China pledge, new Brazil-US climate commitments
The BBC’s Helen Briggs has covered China’s plan for peaking emissions, with additional analysis from David Shukman. The Washinton Post has taken a visual approach with China’s new climate plan – in four graphs. Chris Buckley of the New York Times has written on the climate diplomacy angle – with comments noting the context of the announcement (meeting with French President Hollande) and optimism for the Paris COP, despite Ban Ki-moon suggesting preparatory talks are progressing too slowly. China Daily covers the news, naturally, and CCTV’s Zhang Dan outlines the country’s plans for new hydropower.
Meanwhile in the Americas, US and Brazilian presidents Barack Obama and Dilma Rousseff have unveiled ambitious energy goals – including 20% from renewable sources by 2030 for both nations and a Brazilian plan to reduce deforestation. TIME’s Justin Worland reports that the two largest American economies “positioning themselves as leaders” ahead of Paris, and Reuters draws comment from the White House saying this is a “big deal”, as it requires the US to triple its share of renewables in its energy mix by 2030 (Brazil would only have to double theirs).
Fracking: UK application rejection fallout rages on, US earthquake litigation
Emily Gosden in the Telegraph reports energy minister Andrea Leadsom’s insistence that the secret report of the impact of fracking on house prices “should and will be published” and believes it “should be made available to the public, so that they can draw their own conclusions”.
Meanwhile, John Kemp draws on Dickens’ descriptions of the building of railroads in a Reuters column on why “Britain is wrong to reject fracking”, citing the planning system’s shortcomings, community concern and a “strong campaign by outside environmentalists” as to blame for a lack of focus on national energy security.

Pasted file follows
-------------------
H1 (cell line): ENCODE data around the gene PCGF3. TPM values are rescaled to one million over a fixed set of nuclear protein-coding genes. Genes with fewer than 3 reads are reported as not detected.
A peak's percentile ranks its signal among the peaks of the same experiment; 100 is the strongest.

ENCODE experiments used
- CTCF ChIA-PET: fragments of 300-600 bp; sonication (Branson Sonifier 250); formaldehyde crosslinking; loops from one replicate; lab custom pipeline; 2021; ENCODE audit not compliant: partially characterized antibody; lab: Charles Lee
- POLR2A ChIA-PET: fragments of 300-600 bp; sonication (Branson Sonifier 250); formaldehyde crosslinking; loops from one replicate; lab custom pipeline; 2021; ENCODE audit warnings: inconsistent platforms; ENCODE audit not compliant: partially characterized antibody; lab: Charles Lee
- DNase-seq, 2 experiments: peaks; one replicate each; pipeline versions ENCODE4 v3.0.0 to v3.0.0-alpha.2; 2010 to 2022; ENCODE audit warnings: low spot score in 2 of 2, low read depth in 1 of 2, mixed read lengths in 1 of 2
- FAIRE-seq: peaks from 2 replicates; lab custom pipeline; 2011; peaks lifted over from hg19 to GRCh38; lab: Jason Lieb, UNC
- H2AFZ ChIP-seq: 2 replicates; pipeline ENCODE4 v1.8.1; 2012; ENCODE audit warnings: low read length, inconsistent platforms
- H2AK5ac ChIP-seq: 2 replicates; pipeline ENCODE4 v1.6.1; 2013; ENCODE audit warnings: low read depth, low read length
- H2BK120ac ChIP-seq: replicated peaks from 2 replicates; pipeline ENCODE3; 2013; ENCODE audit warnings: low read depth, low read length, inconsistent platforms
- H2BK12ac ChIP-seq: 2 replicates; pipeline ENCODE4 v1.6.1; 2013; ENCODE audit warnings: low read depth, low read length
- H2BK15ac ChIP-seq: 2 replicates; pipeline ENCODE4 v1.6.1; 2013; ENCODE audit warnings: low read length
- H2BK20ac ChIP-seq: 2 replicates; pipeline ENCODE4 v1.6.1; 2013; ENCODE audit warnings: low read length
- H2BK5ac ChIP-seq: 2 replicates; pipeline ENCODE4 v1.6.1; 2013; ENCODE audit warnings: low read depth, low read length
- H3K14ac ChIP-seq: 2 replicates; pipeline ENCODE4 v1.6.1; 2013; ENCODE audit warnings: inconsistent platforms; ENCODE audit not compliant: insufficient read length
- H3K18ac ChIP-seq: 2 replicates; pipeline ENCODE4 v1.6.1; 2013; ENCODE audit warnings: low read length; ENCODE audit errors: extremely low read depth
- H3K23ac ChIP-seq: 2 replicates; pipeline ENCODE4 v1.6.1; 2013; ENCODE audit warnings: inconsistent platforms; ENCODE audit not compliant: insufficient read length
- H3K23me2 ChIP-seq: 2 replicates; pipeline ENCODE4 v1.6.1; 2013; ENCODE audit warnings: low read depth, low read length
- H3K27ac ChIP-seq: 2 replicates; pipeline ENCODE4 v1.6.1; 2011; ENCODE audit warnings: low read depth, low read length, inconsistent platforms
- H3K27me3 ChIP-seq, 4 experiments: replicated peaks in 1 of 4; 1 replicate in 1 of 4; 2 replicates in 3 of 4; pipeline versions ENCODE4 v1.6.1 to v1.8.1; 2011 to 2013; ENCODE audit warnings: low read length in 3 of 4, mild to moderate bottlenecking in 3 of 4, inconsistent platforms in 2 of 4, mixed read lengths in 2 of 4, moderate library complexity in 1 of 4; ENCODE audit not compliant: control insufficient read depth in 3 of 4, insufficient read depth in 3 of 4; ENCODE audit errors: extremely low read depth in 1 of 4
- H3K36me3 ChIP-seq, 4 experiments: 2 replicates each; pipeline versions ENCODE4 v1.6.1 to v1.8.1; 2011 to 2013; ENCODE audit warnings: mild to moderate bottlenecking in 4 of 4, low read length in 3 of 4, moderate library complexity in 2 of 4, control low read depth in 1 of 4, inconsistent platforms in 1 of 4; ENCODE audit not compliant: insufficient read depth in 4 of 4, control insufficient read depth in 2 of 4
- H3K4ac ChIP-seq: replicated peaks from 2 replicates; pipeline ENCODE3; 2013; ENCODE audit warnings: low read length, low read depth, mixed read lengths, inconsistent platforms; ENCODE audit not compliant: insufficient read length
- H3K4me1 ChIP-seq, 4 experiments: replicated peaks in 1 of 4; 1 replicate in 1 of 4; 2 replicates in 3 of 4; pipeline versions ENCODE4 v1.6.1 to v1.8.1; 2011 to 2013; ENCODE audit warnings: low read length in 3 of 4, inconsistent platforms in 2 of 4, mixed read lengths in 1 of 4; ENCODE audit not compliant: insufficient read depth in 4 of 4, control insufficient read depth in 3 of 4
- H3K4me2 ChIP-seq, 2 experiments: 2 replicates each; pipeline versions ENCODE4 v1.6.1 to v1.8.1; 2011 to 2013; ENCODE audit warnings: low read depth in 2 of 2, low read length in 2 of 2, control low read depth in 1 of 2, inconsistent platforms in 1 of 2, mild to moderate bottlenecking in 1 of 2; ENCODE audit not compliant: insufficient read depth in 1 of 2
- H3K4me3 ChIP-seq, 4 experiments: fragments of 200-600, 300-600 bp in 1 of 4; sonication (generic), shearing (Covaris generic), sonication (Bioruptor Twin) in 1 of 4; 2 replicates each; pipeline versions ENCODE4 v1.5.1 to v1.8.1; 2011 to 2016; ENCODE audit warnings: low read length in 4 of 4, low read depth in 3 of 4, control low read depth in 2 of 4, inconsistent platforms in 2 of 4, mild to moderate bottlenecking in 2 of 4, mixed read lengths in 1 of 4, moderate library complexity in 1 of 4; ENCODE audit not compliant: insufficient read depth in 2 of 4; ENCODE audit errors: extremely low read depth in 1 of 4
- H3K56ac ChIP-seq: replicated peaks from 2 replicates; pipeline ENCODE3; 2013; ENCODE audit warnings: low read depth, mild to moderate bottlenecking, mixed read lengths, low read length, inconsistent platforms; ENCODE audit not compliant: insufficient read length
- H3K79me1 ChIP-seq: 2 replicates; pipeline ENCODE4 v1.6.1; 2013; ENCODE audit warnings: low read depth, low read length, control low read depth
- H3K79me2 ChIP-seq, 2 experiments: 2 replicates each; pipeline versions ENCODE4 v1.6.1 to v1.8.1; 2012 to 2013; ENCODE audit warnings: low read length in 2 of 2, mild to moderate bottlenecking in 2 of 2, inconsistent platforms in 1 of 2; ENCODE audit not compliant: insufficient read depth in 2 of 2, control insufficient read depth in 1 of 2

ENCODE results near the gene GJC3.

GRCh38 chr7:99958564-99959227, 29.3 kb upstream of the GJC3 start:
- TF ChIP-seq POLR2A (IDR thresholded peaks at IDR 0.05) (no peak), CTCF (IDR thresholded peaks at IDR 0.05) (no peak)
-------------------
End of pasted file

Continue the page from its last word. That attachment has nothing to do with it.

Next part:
Ian Martin in the scams section of the Guardian money pages invents “fracketeering” as a term for “the current conspiracy in government and commerce”, while Daniel Gilbert of the WSJ reports the somewhat more serious news that energy companies can be sued over earthquakes in Oklahoma.
Money money money: Energy markets and environmental policy
Forbes reports on the 12 energy stocks most favoured by the world’s richest hedge fund billionaires, at the top of which is the world’s largest renewables energy development form SunEdison. This is somewhat tempered by the news that clean energy stocks are plunging this week amid concerns of a Greek default, a slower Chinese economy and a US court ruling that could keep more coal-fired power plants operating – writes Ehren Goosens at Bloomberg Business.
And Eduardo Porter in the New York Times looks at the way markets are largely ignored when deciding how to limit the costs of cutting emissions – concluding that the US is not actually doing it in the most economically efficient or smart way. In the UK, Jim Armitage writes in the Independent on how the country will have reduced reliance on traditional power stations by 2020 (and also energy costs), due to increased solar and greater efficiency.
In other news
Arctic oil: Rig departs Seattle-area port despite protests
UK airports: Commission “to back Heathrow runway”